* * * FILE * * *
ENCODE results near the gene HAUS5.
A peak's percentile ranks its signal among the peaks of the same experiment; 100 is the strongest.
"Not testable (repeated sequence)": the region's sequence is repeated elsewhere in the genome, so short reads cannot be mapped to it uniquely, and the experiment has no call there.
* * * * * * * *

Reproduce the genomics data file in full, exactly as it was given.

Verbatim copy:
ENCODE results near the gene HAUS5.
A peak's percentile ranks its signal among the peaks of the same experiment; 100 is the strongest.
"Not testable (repeated sequence)": the region's sequence is repeated elsewhere in the genome, so short reads cannot be mapped to it uniquely, and the experiment has no call there.